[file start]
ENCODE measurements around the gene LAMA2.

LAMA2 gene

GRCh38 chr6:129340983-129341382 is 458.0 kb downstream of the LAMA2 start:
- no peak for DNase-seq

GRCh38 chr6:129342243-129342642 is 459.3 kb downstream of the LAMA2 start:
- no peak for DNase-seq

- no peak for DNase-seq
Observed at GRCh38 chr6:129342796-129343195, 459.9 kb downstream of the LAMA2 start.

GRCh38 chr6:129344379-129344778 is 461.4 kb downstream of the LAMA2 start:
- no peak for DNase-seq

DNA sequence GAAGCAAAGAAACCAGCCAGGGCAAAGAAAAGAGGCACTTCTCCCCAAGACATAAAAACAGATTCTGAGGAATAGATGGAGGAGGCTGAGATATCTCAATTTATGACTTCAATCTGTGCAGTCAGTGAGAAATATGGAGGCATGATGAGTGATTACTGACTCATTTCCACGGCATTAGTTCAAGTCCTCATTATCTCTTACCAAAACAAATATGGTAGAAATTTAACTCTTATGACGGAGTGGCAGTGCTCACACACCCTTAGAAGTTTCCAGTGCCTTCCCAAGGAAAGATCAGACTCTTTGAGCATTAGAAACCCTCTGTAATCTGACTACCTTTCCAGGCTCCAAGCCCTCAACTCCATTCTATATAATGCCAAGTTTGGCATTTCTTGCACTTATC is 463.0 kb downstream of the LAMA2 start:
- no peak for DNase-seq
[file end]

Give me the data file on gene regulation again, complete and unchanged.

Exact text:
ENCODE measurements around the gene LAMA2.

LAMA2 gene

GRCh38 chr6:129340983-129341382 is 458.0 kb downstream of the LAMA2 start:
- no peak for DNase-seq

GRCh38 chr6:129342243-129342642 is 459.3 kb downstream of the LAMA2 start:
- no peak for DNase-seq

- no peak for DNase-seq
Observed at GRCh38 chr6:129342796-129343195, 459.9 kb downstream of the LAMA2 start.

GRCh38 chr6:129344379-129344778 is 461.4 kb downstream of the LAMA2 start:
- no peak for DNase-seq

DNA sequence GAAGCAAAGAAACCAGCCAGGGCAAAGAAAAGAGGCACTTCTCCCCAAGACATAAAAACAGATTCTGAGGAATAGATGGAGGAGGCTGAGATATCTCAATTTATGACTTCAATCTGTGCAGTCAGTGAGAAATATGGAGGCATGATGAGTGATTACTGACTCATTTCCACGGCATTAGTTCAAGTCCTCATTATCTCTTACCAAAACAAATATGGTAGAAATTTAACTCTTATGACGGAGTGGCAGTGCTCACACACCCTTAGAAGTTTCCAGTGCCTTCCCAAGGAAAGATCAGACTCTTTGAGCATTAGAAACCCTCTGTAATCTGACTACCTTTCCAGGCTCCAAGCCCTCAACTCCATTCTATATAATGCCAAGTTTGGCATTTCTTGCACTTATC is 463.0 kb downstream of the LAMA2 start:
- no peak for DNase-seq